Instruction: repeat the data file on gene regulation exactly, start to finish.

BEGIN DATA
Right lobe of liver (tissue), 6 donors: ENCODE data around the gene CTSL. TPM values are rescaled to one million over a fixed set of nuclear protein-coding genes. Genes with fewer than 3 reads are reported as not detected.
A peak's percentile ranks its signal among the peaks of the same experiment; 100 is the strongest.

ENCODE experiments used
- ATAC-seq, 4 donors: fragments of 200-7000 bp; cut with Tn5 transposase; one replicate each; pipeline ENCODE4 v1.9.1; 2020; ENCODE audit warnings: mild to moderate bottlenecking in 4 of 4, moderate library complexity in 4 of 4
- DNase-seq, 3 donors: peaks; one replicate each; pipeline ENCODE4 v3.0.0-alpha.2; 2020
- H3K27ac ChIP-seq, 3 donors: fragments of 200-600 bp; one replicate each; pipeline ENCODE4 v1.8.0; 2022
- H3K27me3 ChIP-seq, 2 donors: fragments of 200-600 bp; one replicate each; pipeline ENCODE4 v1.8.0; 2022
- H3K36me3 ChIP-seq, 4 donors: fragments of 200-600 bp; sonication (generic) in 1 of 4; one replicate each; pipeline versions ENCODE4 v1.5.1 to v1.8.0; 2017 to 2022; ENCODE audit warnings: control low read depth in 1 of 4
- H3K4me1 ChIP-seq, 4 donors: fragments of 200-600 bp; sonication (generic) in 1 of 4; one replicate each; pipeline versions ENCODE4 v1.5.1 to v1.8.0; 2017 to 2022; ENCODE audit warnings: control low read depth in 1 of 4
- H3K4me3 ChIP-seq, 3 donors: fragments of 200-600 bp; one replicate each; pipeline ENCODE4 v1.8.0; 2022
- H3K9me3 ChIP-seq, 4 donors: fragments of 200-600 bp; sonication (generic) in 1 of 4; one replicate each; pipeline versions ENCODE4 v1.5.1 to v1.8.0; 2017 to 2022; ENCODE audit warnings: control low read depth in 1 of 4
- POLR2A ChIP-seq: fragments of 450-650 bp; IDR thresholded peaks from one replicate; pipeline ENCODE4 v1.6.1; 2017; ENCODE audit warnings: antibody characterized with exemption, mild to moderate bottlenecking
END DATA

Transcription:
Right lobe of liver (tissue), 6 donors: ENCODE data around the gene CTSL. TPM values are rescaled to one million over a fixed set of nuclear protein-coding genes. Genes with fewer than 3 reads are reported as not detected.
A peak's percentile ranks its signal among the peaks of the same experiment; 100 is the strongest.

ENCODE experiments used
- ATAC-seq, 4 donors: fragments of 200-7000 bp; cut with Tn5 transposase; one replicate each; pipeline ENCODE4 v1.9.1; 2020; ENCODE audit warnings: mild to moderate bottlenecking in 4 of 4, moderate library complexity in 4 of 4
- DNase-seq, 3 donors: peaks; one replicate each; pipeline ENCODE4 v3.0.0-alpha.2; 2020
- H3K27ac ChIP-seq, 3 donors: fragments of 200-600 bp; one replicate each; pipeline ENCODE4 v1.8.0; 2022
- H3K27me3 ChIP-seq, 2 donors: fragments of 200-600 bp; one replicate each; pipeline ENCODE4 v1.8.0; 2022
- H3K36me3 ChIP-seq, 4 donors: fragments of 200-600 bp; sonication (generic) in 1 of 4; one replicate each; pipeline versions ENCODE4 v1.5.1 to v1.8.0; 2017 to 2022; ENCODE audit warnings: control low read depth in 1 of 4
- H3K4me1 ChIP-seq, 4 donors: fragments of 200-600 bp; sonication (generic) in 1 of 4; one replicate each; pipeline versions ENCODE4 v1.5.1 to v1.8.0; 2017 to 2022; ENCODE audit warnings: control low read depth in 1 of 4
- H3K4me3 ChIP-seq, 3 donors: fragments of 200-600 bp; one replicate each; pipeline ENCODE4 v1.8.0; 2022
- H3K9me3 ChIP-seq, 4 donors: fragments of 200-600 bp; sonication (generic) in 1 of 4; one replicate each; pipeline versions ENCODE4 v1.5.1 to v1.8.0; 2017 to 2022; ENCODE audit warnings: control low read depth in 1 of 4
- POLR2A ChIP-seq: fragments of 450-650 bp; IDR thresholded peaks from one replicate; pipeline ENCODE4 v1.6.1; 2017; ENCODE audit warnings: antibody characterized with exemption, mild to moderate bottlenecking